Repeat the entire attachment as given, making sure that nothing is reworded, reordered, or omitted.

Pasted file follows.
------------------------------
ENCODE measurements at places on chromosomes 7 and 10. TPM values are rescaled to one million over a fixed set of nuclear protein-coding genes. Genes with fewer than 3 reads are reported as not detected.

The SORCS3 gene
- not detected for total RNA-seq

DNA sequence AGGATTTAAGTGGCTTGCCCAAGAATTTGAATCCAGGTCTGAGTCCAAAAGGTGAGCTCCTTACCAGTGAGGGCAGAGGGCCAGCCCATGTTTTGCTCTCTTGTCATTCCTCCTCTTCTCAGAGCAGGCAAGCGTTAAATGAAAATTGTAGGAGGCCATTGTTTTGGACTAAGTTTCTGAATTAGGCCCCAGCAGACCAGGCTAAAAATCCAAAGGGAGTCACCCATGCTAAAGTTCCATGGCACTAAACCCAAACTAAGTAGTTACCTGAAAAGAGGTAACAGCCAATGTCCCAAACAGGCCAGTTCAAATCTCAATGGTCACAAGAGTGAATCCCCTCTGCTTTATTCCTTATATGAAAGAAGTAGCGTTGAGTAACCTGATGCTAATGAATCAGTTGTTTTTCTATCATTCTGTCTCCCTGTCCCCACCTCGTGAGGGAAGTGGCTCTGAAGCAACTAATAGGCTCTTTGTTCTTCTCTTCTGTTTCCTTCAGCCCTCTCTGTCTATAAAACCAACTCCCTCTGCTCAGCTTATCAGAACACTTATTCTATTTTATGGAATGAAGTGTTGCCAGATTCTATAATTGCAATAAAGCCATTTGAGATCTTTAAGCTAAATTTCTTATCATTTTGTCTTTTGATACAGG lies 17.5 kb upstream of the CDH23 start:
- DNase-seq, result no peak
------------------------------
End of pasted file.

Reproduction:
ENCODE measurements at places on chromosomes 7 and 10. TPM values are rescaled to one million over a fixed set of nuclear protein-coding genes. Genes with fewer than 3 reads are reported as not detected.

The SORCS3 gene
- not detected for total RNA-seq

DNA sequence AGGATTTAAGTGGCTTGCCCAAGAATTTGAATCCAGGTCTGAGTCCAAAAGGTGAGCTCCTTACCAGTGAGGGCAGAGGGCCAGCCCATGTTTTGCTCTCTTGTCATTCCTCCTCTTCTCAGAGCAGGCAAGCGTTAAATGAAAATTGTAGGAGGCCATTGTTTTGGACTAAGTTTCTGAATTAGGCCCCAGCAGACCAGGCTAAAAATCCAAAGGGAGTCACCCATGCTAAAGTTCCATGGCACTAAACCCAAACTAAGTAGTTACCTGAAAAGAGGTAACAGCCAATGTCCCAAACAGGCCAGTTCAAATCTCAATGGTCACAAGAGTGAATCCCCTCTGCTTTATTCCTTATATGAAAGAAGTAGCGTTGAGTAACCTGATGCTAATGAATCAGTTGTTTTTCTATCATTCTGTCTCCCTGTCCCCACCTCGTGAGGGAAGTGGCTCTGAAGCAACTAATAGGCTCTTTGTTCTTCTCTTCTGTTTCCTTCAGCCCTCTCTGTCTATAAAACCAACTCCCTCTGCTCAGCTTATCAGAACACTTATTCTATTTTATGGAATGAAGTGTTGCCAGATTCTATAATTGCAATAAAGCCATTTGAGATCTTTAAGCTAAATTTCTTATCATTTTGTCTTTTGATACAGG lies 17.5 kb upstream of the CDH23 start:
- DNase-seq, result no peak